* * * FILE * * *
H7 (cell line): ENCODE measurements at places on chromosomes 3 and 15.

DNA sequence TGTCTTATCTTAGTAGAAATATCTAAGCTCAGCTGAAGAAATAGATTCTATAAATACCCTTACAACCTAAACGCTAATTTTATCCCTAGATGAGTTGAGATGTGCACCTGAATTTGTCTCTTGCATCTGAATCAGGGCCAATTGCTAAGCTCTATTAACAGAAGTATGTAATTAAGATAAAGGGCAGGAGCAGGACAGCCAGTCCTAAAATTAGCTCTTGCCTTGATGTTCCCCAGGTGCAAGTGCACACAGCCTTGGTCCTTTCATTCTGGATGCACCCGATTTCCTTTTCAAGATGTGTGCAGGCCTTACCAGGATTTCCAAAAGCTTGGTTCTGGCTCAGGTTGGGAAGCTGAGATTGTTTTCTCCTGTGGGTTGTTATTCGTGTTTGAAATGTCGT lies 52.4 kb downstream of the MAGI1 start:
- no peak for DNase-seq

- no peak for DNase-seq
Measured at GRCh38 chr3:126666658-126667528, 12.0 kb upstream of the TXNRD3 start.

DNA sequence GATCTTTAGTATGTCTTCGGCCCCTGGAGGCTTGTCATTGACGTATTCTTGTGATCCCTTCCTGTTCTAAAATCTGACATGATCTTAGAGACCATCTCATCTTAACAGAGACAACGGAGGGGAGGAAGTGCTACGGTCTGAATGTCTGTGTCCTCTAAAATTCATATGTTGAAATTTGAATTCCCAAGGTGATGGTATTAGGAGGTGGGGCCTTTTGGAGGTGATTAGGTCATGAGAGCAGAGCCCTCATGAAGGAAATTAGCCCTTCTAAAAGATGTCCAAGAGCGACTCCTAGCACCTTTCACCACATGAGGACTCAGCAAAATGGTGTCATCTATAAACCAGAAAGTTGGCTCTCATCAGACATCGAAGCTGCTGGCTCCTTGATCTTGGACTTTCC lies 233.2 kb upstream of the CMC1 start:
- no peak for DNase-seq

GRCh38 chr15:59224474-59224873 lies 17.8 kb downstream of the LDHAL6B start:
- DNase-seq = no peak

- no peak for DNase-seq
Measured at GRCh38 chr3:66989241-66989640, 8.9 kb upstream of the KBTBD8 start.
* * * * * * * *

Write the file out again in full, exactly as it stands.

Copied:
H7 (cell line): ENCODE measurements at places on chromosomes 3 and 15.

DNA sequence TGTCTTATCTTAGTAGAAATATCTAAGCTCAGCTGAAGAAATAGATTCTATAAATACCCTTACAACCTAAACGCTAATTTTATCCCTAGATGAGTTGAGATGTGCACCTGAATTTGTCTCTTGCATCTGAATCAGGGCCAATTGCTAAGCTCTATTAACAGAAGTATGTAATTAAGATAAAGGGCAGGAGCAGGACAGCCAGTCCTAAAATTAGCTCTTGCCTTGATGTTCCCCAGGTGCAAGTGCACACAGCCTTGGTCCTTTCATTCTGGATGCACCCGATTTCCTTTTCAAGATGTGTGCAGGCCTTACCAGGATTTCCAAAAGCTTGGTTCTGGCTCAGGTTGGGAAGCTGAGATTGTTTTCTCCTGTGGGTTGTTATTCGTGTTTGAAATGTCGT lies 52.4 kb downstream of the MAGI1 start:
- no peak for DNase-seq

- no peak for DNase-seq
Measured at GRCh38 chr3:126666658-126667528, 12.0 kb upstream of the TXNRD3 start.

DNA sequence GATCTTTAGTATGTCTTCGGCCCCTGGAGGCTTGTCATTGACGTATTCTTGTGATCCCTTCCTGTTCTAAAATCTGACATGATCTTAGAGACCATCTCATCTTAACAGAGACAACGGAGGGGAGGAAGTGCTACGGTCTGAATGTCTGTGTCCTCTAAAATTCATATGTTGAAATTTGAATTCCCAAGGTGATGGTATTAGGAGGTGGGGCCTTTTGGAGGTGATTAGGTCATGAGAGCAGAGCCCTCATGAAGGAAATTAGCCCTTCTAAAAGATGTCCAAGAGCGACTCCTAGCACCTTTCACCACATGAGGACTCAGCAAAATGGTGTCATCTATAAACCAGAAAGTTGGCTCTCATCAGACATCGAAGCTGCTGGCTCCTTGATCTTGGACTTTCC lies 233.2 kb upstream of the CMC1 start:
- no peak for DNase-seq

GRCh38 chr15:59224474-59224873 lies 17.8 kb downstream of the LDHAL6B start:
- DNase-seq = no peak

- no peak for DNase-seq
Measured at GRCh38 chr3:66989241-66989640, 8.9 kb upstream of the KBTBD8 start.